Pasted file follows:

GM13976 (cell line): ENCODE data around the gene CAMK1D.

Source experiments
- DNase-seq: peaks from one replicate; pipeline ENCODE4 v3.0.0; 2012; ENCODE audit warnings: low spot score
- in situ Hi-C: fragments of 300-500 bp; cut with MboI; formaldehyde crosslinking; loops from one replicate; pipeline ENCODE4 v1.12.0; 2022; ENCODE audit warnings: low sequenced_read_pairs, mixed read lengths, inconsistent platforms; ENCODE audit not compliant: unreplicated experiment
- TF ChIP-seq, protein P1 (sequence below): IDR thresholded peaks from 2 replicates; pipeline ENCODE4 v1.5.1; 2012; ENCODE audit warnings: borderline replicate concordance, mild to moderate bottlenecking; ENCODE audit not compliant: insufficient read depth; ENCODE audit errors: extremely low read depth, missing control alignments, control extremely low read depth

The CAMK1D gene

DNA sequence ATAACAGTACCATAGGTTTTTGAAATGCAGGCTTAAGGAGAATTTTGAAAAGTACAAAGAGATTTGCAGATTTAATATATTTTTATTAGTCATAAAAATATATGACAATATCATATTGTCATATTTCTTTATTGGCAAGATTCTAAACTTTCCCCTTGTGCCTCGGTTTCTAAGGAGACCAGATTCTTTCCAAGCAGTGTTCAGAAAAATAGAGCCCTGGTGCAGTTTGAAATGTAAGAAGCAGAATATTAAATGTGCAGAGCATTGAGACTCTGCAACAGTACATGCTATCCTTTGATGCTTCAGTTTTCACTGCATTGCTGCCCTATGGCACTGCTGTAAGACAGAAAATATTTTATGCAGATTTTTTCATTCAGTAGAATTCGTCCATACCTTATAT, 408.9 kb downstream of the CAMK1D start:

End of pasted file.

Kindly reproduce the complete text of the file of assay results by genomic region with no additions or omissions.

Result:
GM13976 (cell line): ENCODE data around the gene CAMK1D.

Source experiments
- DNase-seq: peaks from one replicate; pipeline ENCODE4 v3.0.0; 2012; ENCODE audit warnings: low spot score
- in situ Hi-C: fragments of 300-500 bp; cut with MboI; formaldehyde crosslinking; loops from one replicate; pipeline ENCODE4 v1.12.0; 2022; ENCODE audit warnings: low sequenced_read_pairs, mixed read lengths, inconsistent platforms; ENCODE audit not compliant: unreplicated experiment
- TF ChIP-seq, protein P1 (sequence below): IDR thresholded peaks from 2 replicates; pipeline ENCODE4 v1.5.1; 2012; ENCODE audit warnings: borderline replicate concordance, mild to moderate bottlenecking; ENCODE audit not compliant: insufficient read depth; ENCODE audit errors: extremely low read depth, missing control alignments, control extremely low read depth

The CAMK1D gene

DNA sequence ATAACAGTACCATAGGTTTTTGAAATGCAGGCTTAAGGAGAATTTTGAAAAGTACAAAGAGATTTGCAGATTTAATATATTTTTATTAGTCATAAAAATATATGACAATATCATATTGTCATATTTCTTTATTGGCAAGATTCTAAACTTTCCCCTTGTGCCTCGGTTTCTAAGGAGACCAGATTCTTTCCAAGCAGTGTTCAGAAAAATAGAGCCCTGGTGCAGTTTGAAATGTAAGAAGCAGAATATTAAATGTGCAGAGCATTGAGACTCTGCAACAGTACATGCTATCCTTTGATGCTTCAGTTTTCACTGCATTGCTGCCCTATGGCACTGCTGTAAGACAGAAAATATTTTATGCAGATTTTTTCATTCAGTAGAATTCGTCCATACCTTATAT, 408.9 kb downstream of the CAMK1D start: